Many things in life are too complicated to understand. Governments, particularly right-wing populist ones, like it that way.
Instead of acknowledging and explaining troublesome complications to voters, they make a distracting fuss and racket about something vaguely related to the (probably grubbily opportunistic) matter to hand.
When Boris Johnson’s government proposes abolishing the Human Rights Act 1998 (HRA), it does so with a sticky bit of anti-European sentiment found at the back of the empty Brexit cupboard.
Of course, Brexit itself was a perfect example of complicated dressed up as simple: flogged to us as a matter of sovereignty (whatever that is), and battered in sentiment, alongside a vinegar sense of something lost, a weight of unspecified disgruntlement, all aimed at one target: the EU.
As we now see, there have been no advantages to Brexit at all, only disbenefits, but that won’t worry those who voted ‘yes’ with a passion. Proud foolish sentiment is not persuaded by economic fact or general sense; proud foolish sentiment has its own logic.
As a legal dunderhead, I cannot explain much about the government’s new Bill of Rights Bill, only to point out that honesty suggests it should be titled the Bill of Fewer Rights That You Had. Oh, and doesn’t it raise an important question – what’s so wrong with human rights anyway?
Fortunately, there are people who know much more about this than a man sitting on a ledge, scratching his bald head. Among them is Mark Elliott, professor of public law at the University of Cambridge, often to be found talking sense on Twitter.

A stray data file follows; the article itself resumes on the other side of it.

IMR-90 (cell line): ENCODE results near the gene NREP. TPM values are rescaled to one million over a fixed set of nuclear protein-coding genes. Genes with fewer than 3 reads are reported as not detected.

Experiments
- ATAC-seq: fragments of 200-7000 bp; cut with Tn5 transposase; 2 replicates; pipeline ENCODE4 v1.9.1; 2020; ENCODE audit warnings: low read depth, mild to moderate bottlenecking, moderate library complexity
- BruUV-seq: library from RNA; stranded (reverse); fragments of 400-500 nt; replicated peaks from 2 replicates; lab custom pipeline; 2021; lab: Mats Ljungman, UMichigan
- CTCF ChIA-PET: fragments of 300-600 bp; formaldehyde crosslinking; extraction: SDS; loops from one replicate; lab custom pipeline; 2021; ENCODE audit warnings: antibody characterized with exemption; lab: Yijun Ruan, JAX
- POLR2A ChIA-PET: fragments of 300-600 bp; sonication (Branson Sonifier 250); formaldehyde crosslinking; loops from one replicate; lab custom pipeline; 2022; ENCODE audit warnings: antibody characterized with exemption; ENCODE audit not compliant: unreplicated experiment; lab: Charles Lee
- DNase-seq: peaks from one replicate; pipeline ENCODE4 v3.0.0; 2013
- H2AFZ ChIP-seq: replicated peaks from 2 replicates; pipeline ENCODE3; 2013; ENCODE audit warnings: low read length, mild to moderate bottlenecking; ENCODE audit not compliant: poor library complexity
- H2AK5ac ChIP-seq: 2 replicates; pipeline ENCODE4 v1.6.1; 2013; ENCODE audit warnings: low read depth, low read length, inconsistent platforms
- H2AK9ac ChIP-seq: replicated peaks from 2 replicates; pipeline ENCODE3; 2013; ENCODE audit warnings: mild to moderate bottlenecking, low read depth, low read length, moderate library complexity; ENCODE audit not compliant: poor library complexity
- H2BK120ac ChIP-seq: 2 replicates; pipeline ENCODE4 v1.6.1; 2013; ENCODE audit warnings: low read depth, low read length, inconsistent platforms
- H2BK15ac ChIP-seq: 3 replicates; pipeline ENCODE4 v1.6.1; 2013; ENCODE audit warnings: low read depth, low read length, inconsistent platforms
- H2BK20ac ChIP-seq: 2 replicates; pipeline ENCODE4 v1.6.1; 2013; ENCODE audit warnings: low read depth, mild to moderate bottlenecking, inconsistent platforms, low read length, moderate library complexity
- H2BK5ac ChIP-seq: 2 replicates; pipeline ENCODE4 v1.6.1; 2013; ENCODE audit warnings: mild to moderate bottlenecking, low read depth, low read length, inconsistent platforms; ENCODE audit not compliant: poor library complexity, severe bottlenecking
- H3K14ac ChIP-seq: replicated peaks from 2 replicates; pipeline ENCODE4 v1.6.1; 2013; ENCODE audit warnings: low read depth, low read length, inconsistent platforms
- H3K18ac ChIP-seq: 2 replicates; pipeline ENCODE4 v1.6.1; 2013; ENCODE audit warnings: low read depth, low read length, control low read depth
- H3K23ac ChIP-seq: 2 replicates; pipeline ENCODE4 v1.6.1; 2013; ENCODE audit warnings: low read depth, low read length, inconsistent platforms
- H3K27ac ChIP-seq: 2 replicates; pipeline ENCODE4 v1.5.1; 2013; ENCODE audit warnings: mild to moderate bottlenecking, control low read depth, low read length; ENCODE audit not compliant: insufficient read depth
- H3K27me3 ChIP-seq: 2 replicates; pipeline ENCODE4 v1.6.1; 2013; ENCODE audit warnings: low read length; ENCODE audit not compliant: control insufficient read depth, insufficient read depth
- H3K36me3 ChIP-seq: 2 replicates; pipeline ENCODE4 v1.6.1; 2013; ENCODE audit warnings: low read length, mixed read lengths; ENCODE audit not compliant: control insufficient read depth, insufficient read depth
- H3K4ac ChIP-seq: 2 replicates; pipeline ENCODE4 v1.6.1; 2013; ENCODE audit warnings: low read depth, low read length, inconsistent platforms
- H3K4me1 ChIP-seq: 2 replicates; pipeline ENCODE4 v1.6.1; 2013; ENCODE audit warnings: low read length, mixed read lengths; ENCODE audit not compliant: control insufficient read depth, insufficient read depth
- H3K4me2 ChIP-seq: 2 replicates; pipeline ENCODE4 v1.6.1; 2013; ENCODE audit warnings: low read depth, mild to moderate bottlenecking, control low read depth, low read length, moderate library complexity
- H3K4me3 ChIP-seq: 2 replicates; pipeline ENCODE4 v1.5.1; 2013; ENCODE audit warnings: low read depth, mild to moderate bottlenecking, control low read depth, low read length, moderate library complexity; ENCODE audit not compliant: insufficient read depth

He has provided a detailed and, yes, quite long analysis of the Bill of Rights Bill, laying out what the government wants to do. It’s well worth a read and the link to his personal blog Public Law for Everyone is here:
Professor Elliott points out that the HRA was introduced with the proclamation that it would ‘bring rights home’. It would do this by making UK courts follow rights set out in the European Convention on Human Rights. And these rights “were at least in part inspired by the common law tradition and by the work of British lawyers”.
Now the government wants to trash this the HRA because, as Justice Secretary Dominic Raab has since dribbled in a newspaper article, the new Bill “will strengthen traditional UK rights” which are “under attack” from “stifling political correctness”.
Hatred of political correctness is another vague sentiment that cannot be satisfied or silenced, even if the thing itself is merely a handy dog-whistle.
Professor Elliott’s analysis can’t really be encapsulated in a short blog, but he ends by making some salient general points. Not least that the aim of the Bill seems to be to send human rights back to Strasbourg and replace them with reduced rights.
Behind it all lies a political party, shaped by its leader, that brooks no interference or obstacle, whether from the European Court of Human Rights or domestic courts, or anyone really.
This Bill has long been darkly mumbled about by this government, and its arrival now follows the legal intervention of the European Court of Human Rights in stopping migrants being deported to Rwanda.
And that deeply appalling policy is, of course, another dark distraction, introduced in the knowledge – and hope – that such legal interventions would occur, allowing Johnson and co to harrumph about Europe and Brexit all over again.
One worrying interpretation of this new Bill is that it aims is to place the government above the law. And sometimes the importance of human rights laws, and of the law itself, is to give citizens protection from governments, of whatever persuasion.
Changing laws for reasons of short-term political opportunism should worry us. And please do give Professor Elliott’s properly informed analysis a go. He knows a lot more about this than I do.